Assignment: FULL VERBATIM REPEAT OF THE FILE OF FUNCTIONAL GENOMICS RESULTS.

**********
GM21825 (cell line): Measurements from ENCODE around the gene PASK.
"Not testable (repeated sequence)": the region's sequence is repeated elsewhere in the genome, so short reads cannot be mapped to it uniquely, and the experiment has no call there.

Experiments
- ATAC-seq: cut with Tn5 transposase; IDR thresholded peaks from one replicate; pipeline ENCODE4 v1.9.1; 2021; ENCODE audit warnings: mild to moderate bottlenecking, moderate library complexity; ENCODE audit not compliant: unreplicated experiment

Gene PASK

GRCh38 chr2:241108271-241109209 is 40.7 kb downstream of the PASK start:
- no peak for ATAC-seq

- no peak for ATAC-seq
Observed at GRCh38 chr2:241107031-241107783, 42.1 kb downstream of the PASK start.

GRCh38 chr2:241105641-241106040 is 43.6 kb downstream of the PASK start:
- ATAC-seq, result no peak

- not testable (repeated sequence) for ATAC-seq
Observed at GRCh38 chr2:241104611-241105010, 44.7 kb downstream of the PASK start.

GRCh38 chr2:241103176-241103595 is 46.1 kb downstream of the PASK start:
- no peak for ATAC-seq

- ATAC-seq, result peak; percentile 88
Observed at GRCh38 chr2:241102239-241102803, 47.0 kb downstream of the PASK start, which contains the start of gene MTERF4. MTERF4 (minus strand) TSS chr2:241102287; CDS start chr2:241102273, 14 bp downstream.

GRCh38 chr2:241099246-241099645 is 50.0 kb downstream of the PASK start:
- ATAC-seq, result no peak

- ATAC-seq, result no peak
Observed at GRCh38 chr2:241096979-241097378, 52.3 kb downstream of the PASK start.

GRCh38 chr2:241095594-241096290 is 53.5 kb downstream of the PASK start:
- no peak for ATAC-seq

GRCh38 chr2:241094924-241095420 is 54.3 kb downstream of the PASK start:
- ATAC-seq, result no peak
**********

GM21825 (cell line): Measurements from ENCODE around the gene PASK.
"Not testable (repeated sequence)": the region's sequence is repeated elsewhere in the genome, so short reads cannot be mapped to it uniquely, and the experiment has no call there.

Experiments
- ATAC-seq: cut with Tn5 transposase; IDR thresholded peaks from one replicate; pipeline ENCODE4 v1.9.1; 2021; ENCODE audit warnings: mild to moderate bottlenecking, moderate library complexity; ENCODE audit not compliant: unreplicated experiment

Gene PASK

GRCh38 chr2:241108271-241109209 is 40.7 kb downstream of the PASK start:
- no peak for ATAC-seq

- no peak for ATAC-seq
Observed at GRCh38 chr2:241107031-241107783, 42.1 kb downstream of the PASK start.

GRCh38 chr2:241105641-241106040 is 43.6 kb downstream of the PASK start:
- ATAC-seq, result no peak

- not testable (repeated sequence) for ATAC-seq
Observed at GRCh38 chr2:241104611-241105010, 44.7 kb downstream of the PASK start.

GRCh38 chr2:241103176-241103595 is 46.1 kb downstream of the PASK start:
- no peak for ATAC-seq

- ATAC-seq, result peak; percentile 88
Observed at GRCh38 chr2:241102239-241102803, 47.0 kb downstream of the PASK start, which contains the start of gene MTERF4. MTERF4 (minus strand) TSS chr2:241102287; CDS start chr2:241102273, 14 bp downstream.

GRCh38 chr2:241099246-241099645 is 50.0 kb downstream of the PASK start:
- ATAC-seq, result no peak

- ATAC-seq, result no peak
Observed at GRCh38 chr2:241096979-241097378, 52.3 kb downstream of the PASK start.

GRCh38 chr2:241095594-241096290 is 53.5 kb downstream of the PASK start:
- no peak for ATAC-seq

GRCh38 chr2:241094924-241095420 is 54.3 kb downstream of the PASK start:
- ATAC-seq, result no peak